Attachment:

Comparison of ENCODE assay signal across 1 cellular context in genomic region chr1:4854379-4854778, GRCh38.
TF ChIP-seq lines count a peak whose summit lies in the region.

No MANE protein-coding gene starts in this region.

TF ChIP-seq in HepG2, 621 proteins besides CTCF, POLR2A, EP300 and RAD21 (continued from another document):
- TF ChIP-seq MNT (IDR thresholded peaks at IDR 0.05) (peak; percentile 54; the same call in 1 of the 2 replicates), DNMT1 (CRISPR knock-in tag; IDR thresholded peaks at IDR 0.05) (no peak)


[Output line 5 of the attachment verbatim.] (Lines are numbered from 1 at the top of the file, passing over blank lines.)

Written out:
- TF ChIP-seq MNT (IDR thresholded peaks at IDR 0.05) (peak; percentile 54; the same call in 1 of the 2 replicates), DNMT1 (CRISPR knock-in tag; IDR thresholded peaks at IDR 0.05) (no peak)